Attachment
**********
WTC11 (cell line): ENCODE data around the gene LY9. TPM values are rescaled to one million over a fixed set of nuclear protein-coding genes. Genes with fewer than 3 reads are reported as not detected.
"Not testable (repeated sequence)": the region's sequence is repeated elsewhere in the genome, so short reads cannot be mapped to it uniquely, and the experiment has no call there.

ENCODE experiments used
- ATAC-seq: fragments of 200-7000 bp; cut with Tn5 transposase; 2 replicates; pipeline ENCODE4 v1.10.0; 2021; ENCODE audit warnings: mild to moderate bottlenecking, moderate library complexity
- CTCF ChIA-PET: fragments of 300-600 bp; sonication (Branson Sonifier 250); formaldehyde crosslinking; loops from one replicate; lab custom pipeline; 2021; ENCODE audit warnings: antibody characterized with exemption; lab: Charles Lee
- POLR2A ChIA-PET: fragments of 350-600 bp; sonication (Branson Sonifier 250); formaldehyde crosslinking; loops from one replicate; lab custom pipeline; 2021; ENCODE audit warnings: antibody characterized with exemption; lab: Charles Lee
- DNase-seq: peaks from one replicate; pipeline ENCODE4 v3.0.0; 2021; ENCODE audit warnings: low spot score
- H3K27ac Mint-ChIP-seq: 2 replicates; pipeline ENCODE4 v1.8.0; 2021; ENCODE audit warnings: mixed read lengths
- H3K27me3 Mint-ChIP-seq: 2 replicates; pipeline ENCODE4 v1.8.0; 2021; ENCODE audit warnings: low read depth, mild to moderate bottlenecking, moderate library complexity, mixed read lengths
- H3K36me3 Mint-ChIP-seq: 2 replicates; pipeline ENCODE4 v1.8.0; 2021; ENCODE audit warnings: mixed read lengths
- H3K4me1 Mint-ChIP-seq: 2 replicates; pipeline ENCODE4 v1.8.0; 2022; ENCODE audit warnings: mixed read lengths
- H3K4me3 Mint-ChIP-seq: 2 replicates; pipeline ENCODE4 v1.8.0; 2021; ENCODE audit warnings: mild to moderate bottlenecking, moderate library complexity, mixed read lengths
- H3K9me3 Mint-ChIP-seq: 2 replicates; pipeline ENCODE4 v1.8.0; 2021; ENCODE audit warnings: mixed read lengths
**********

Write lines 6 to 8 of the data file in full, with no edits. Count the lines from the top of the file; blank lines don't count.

- POLR2A ChIA-PET: fragments of 350-600 bp; sonication (Branson Sonifier 250); formaldehyde crosslinking; loops from one replicate; lab custom pipeline; 2021; ENCODE audit warnings: antibody characterized with exemption; lab: Charles Lee
- DNase-seq: peaks from one replicate; pipeline ENCODE4 v3.0.0; 2021; ENCODE audit warnings: low spot score
- H3K27ac Mint-ChIP-seq: 2 replicates; pipeline ENCODE4 v1.8.0; 2021; ENCODE audit warnings: mixed read lengths